Below is an email from the San Francisco Food Bank to Hunger Challenge participants with my responses. I'm copying and pasting it below since I think it sums up the experiences of many of the bloggers who are participating. My responses are in red. You can read all my Hunger Challenge posts (including all the tips, tricks and recipes from last year) here. Watch Blog Appetit for the menus and recipes I used this year.
Hello Hunger Challengers,
You're on the home stretch - congratulations!
Thanks to you, we've hit our Tyson goal! In fact, according to Google, there are more than 6,000 tweets with the Hunger Challenge hashtag (#HChal). And more than 2,500 people have clicked on Tyson's hunger facts page. (That means Bay area food banks will be receiving 100,000 pounds of frozen poultry and other foods from Tyson.)
So...the first truck arrives this Friday at 10 am!
SOME FOOD FOR THOUGHT & BLOGGING
--Last year Hunger Challengers could only spend $3 per day. How would that have affected what you were able to eat this week? How do you feel about that extra $1 per day food stamp benefit expiring next year? it has made an amazing difference especially in being able to work in more fruits and veggies
--Is it difficult to be around people who are eating food that you can’t have? What would that be like long-term? I felt resentful even knowing that was illogical. (fyi -- this is my third straight day of following the challenge. I can't even imagine what it would be like to have a long-term lifestyle like this)
--What if you could have visited a San Francisco Food Bank grocery pantry this week? Some items you might have gotten would be: a watermelon, two cans of beans, whole wheat bread, 5 nectarines, rice cereal, 12 small tomatoes, 8 pears, 2 bell peppers, 5 cabbages, 4 eggplants, 5 cucumbers, a bowlful of small potatoes, 6 chicken sausages. Some photos here: http://www.flickr.com/photos/41729107@N06/?saved=1Those foods would make a huge difference. I paid $1.49 for my one cabbage, 2 bell peppers were $1 (I didn't get them), the eggplants were 99 cents each (I passed). If I had the sausages I would have probably not bought the ground beef ($1.99)
--I've had a chance to check out some of your online recipes, which sound great! Some things to consider and blog about:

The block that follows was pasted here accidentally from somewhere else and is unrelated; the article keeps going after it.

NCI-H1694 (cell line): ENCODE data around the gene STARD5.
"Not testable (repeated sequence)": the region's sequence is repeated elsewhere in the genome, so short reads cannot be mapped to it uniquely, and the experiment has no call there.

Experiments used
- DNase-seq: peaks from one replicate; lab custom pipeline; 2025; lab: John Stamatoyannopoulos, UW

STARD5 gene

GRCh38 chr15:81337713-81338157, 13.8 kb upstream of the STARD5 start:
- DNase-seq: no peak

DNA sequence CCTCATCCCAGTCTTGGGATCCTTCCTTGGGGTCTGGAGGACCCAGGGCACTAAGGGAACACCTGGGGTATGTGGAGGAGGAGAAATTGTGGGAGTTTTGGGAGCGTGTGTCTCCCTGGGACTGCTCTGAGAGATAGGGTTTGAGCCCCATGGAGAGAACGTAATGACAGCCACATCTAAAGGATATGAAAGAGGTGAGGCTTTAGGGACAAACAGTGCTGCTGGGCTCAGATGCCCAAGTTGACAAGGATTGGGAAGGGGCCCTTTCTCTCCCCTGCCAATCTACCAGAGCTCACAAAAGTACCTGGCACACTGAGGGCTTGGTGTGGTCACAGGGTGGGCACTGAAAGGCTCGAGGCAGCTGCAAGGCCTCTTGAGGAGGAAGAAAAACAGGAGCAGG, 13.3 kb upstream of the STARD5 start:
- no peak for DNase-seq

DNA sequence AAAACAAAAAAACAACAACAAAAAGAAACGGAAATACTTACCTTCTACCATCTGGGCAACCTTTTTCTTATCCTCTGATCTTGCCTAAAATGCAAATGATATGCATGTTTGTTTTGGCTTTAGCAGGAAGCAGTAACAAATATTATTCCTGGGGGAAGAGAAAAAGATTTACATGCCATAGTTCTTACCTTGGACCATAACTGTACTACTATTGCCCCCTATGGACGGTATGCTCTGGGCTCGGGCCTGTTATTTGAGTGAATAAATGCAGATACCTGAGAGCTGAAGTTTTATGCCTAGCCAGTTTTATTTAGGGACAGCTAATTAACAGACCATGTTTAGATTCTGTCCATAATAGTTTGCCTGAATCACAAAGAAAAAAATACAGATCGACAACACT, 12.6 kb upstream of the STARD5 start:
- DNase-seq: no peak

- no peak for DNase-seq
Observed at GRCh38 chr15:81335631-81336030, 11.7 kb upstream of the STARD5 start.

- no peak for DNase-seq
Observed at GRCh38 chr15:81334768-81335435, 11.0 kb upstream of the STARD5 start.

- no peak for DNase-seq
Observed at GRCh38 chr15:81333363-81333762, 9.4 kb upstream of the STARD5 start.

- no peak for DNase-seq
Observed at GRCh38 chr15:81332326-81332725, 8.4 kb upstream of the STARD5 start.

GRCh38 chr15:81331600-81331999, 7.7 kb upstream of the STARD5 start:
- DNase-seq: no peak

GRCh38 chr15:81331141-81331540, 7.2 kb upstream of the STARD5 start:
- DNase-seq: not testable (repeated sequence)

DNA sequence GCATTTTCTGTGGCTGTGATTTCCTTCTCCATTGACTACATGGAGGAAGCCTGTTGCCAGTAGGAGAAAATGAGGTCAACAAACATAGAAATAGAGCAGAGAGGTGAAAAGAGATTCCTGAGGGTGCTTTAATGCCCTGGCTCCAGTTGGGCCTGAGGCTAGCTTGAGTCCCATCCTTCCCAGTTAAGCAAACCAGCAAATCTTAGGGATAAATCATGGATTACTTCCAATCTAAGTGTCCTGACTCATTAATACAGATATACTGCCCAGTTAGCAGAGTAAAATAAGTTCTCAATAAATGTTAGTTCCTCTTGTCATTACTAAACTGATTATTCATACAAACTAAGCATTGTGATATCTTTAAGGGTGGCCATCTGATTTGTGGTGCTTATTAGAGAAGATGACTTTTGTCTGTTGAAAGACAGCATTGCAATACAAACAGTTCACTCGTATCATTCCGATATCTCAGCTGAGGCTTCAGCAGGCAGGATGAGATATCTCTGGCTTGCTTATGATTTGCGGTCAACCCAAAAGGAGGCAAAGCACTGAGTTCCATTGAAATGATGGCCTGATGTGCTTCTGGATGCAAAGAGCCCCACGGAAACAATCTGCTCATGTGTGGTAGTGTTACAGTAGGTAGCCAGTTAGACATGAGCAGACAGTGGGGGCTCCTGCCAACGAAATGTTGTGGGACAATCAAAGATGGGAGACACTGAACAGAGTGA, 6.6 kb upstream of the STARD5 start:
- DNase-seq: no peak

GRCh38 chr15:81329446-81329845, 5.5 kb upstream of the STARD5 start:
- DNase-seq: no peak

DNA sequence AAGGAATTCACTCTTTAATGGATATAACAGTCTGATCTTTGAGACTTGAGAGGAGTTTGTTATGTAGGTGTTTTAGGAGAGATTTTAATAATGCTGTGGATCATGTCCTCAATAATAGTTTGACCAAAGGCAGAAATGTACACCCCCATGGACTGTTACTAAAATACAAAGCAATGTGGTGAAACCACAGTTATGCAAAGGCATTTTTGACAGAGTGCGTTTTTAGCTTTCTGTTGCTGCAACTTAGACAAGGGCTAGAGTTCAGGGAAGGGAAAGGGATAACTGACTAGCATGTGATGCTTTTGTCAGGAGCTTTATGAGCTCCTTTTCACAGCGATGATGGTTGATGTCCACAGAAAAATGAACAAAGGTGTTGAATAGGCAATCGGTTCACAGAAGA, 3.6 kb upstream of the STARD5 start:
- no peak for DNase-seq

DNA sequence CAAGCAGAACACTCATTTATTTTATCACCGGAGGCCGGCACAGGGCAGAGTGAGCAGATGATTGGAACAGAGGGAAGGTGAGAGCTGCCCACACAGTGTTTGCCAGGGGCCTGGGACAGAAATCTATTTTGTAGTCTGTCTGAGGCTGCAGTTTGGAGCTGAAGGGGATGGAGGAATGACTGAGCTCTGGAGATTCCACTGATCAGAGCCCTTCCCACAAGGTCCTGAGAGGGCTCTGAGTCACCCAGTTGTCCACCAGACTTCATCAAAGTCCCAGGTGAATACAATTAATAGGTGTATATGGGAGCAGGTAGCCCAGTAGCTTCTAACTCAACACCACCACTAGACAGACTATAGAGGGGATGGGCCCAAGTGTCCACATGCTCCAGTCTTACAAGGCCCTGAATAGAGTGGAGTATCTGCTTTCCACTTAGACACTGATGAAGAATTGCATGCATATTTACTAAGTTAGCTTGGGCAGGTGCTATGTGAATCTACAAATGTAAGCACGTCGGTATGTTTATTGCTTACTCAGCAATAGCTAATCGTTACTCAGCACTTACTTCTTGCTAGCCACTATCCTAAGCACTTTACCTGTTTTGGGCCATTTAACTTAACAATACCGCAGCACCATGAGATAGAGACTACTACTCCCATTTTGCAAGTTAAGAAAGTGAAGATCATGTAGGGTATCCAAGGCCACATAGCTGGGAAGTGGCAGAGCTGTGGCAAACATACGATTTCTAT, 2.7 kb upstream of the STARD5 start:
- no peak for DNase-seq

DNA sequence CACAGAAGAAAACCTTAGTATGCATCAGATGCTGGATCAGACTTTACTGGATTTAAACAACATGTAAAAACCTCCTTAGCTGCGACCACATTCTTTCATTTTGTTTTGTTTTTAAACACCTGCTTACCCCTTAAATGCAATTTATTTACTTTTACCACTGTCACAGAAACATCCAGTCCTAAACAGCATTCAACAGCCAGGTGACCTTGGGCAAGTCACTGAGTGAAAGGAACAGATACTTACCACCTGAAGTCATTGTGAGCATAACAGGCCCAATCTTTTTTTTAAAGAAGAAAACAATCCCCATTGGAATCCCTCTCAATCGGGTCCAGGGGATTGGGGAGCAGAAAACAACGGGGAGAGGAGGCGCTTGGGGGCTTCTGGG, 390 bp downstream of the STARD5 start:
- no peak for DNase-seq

*If you used a number of herbs or spices, what would the initial cash outlay have been for someone to buy all those jars or bunches, even if a recipe only calls for a small amount? What would you have given up this week if you had to buy a jar of herbs or spices? What would it be like for someone on limited income trying to add the “punch” that a bountiful spice cabinet can bring to a dish? i've made suggestions last yr and refer back to them -- plan meals around just a few spice combos and change them up over time to create a spice collection -- buy sm amts at bulk when possible, some for spices in ethnic aisles and markets, look for them at 99 cent stores and grocery outlet, etc. Share spices with friends. Look for work horse spices (say Ital. seasoning) rather than special one-ofs
*What appliances do you have that make your recipes possible? Would a low-income person be able to buy the pots and pans or that food processor? (I think about this a lot as I whirr away on my Robot Coupe.) Last year all my recipes needed: 2 burners, microwave, lg fry pan, sauce pot, soup pot. You could make everything with that. This year I'm adding a toaster oven.
*Could you sustain this amount of prep and cooking time long-term (maybe you could, but I definitely can’t!)? What if you were working two jobs or were a single parent? No. That's why I made this year's menu simpler. In fact, I've been working so much that I had 2 unplanned deviations from my menu yesterday-- a quick peanut butter and jelly sandwich and 1/2 can of chili and some cheese. I stayed under budget, but it wasn't a "quality" or satisfying food day.
In addition to hunger pangs, I hope the Hunger Challenge has also brought you insights! I know it causes me to be grateful about the things I take for granted during the rest of the year.
Good luck with the next few days!
San Francisco Food Bank
About the photo: Unloading Tyson's food donation last year at the San Francisco Food Bank
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